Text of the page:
Pandemic Thoughts 4

Hey, Person out there with cabin fever?

I see you. I get it. You are 300% done with staying at home all.the.damn.time.

I’m asking you, however, to hold on a while longer. How long, I cannot say. I don’t have that answer. But please, if you don’t need to go out, don’t. Flatten the hell out of the curve.

I may be an Essential Service provider, but there are moments when I resent that my need to earn money puts me in a really difficult position. I am still waiting for a shipment of latex gloves from Amazon, which I am reasonably assured will arrive anytime between yesterday and the end of this month; and I have not been able to get a mask that won’t trigger buried anxieties about being suffocated.

I honestly do not know how I made it this far without getting sick. It could also be that I am a Typhoid Mary: asymptomatic and a frightful carrier. If that were true, though, how have my husband and my daughter escaped? I am overthinking this. Totally.

Am I worried about the impact of businesses and stores re-opening? You betcha. Nothing in the news reports I have read bodes well. I’m not even sure I want to go back to the way things were before this pandemic. You know that meme that asks if you could live in near-total isolation for a million dollars for x amount of time? Cut me a cheque, find someone qualified to pilot the plane, and don’t make me put my animals in the cargo hold.

(Breathe, Vic. Inhale, count to 3, exhale.)

If only it was that easy, right?

I can tell myself this: I don’t have to go out, until I have to. Think happy thoughts. Smile at the rainbows and hearts posted in windows throughout my work travel areas. This won’t last forever.

Photo: Cottonbro

Pandemic Thoughts 3

I’m growing tired, and time stands still before me.

– Elton John, Don’t Let The Sun Go Down On Me

So. Story time.

I stop my car outside one of the convenience stores on my paper route. It’s about 5:00 a.m. and I’m barely stifling a stream of yawns. I keep forgetting that milky tea is as likely to put me to sleep as the caffeine in the tea is supposed to keep me awake.

For some reason, I catch sight of something dark shuffling along the paved parking lot away from the car. God help me, it’s a large, winged beetle, dragging its back legs behind it. And without a single thought, I’m talking to a crippled beetle just before sunrise.

It was a short conversation, one sided obviously. I told the beetle if it didn’t fly up onto my face – the stuff most of my insect phobias are made of – I would make a point not to run it over on my way out of the parking lot.

So it didn’t, and I didn’t. And then I told myself, it was good I didn’t harm or kill it, in case it was John Lennon or George Harrison come back to say give peace a chance. Something about entertaining angels, unawares. In that moment, I embraced a newfound Jainism.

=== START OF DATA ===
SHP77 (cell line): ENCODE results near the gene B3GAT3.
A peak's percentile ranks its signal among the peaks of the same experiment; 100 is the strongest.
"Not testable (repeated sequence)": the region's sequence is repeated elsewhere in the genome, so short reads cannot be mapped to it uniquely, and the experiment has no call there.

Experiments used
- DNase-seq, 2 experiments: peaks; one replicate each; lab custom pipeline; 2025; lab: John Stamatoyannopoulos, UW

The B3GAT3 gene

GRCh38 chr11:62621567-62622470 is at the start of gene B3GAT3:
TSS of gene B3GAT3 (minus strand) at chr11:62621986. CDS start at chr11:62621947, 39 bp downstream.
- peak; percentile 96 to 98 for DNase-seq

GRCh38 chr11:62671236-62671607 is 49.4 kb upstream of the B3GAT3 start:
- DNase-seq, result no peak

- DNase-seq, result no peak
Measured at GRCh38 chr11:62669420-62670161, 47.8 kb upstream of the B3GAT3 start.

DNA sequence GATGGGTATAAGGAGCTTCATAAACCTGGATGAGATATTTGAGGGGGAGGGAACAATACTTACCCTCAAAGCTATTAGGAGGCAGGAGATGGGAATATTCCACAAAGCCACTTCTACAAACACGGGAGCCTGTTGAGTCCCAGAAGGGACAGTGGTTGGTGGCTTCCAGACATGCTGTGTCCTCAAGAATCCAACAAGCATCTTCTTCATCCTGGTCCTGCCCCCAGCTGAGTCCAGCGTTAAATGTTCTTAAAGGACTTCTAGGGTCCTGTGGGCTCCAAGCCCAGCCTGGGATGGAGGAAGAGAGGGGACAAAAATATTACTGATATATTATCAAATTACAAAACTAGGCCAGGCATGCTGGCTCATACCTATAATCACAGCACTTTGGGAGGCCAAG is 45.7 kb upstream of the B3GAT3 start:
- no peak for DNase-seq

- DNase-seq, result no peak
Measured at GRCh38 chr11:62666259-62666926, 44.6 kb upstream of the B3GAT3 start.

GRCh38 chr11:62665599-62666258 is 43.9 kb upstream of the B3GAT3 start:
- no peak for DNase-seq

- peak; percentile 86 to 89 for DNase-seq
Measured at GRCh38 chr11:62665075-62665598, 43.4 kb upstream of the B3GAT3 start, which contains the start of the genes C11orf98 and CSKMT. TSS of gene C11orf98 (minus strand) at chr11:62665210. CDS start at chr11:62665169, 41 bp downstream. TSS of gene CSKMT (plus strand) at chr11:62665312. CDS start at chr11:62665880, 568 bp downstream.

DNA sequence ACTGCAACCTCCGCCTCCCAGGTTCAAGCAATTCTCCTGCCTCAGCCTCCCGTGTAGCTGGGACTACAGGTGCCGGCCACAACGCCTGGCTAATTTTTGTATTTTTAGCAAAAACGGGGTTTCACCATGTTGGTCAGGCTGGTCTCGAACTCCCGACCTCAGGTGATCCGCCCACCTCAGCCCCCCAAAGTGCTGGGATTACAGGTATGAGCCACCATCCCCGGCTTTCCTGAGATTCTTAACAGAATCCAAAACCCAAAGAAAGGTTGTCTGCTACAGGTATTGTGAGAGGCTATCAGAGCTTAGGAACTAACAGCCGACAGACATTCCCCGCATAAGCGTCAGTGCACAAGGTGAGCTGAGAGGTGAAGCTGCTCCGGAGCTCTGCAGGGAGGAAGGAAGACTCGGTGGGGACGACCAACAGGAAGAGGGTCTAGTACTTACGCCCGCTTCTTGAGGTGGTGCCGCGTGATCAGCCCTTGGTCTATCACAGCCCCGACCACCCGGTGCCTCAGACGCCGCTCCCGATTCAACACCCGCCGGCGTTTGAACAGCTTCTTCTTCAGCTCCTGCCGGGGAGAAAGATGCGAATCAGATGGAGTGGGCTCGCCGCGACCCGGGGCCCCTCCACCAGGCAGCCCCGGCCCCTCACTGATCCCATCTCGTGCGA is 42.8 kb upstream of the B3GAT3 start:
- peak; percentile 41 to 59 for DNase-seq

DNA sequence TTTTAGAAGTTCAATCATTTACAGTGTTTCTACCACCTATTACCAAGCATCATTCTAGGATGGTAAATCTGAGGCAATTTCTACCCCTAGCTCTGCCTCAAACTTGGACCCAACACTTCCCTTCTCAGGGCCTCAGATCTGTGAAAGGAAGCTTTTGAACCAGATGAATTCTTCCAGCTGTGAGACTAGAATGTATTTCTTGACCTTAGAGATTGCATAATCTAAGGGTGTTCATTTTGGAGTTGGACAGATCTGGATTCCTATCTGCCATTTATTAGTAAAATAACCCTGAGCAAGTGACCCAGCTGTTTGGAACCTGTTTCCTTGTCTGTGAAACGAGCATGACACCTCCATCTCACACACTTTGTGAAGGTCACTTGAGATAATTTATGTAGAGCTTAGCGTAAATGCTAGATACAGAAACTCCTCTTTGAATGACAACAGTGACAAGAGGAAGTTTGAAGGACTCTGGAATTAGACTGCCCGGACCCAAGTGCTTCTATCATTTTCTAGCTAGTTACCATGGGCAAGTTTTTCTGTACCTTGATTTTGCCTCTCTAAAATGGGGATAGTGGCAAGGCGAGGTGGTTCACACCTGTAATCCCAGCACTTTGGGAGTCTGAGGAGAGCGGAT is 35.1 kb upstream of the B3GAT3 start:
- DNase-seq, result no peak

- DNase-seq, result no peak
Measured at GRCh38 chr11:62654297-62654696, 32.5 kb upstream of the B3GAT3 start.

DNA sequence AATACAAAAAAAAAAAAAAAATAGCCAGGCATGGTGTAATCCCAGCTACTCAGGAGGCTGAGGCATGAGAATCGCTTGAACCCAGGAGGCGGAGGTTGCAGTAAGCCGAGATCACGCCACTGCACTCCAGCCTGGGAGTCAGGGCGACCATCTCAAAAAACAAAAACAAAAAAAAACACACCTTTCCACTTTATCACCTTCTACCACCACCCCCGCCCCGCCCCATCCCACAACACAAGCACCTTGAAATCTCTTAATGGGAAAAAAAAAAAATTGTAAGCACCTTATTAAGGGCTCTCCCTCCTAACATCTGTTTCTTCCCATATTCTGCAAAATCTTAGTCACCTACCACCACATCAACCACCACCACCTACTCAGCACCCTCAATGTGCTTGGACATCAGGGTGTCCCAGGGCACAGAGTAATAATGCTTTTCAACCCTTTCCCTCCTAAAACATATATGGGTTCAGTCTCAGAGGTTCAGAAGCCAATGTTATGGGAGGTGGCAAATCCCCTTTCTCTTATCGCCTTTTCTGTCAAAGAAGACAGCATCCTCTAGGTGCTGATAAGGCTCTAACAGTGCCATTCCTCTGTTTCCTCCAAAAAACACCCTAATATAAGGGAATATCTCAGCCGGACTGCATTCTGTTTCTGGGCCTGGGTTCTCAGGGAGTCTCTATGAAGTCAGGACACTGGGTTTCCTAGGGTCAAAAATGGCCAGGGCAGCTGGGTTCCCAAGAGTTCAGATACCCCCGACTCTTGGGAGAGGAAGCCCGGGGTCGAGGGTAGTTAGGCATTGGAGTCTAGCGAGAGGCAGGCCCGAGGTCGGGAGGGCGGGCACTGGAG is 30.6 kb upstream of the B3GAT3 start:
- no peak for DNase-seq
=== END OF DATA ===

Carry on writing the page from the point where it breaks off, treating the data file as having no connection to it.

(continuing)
And I finished my route, and collapsed on my sofa with moments to spare before I started teleworking at my “later in the day” job.

Irrational attempts at connecting with animals didn’t begin and end with me today, however. One of my sister-kindreds later shared a story with our group about trying to catch a “MANGY MANGY” squirrel with her bare hands in what she called a “BE MY FRIEND act of desperation” for physical contact. She conceded it was good that she didn’t. Rabies and all.

We’re an eccentric but loving bunch, what can I say?

And clearly very sleep-deprived.

Pandemic Thoughts 2

It occurred to me this morning while driving for my paper route that the time has come to update Allen Ginsberg’s Howl.

I’d start with something along the lines of, I saw the best minds of my generation collapse beneath the weight of first world problems. The pandemic will be scored by Jim Steinman and sung by Bonnie Tyler. Holding out for a hero, indeed.

The heroes of course are the essential workers. The medical personnel who have to cope daily with all kinds of shit and the aftermath of bad advice spooned out by the tin foil hatters and their dimwit leader, Donald Trump. It’s pretty bad when Lysol’s social media team has to come out with a tweet advising against human consumption of their product to cure Covid-19. No, Mr President, we do not like your sarcasm. We do not like it on a boat, we do not like it on a goat. 4 out of 5 epidemiologists agree that Dr Seuss, second only to Dr Fauci, makes perfect sense during these trying times.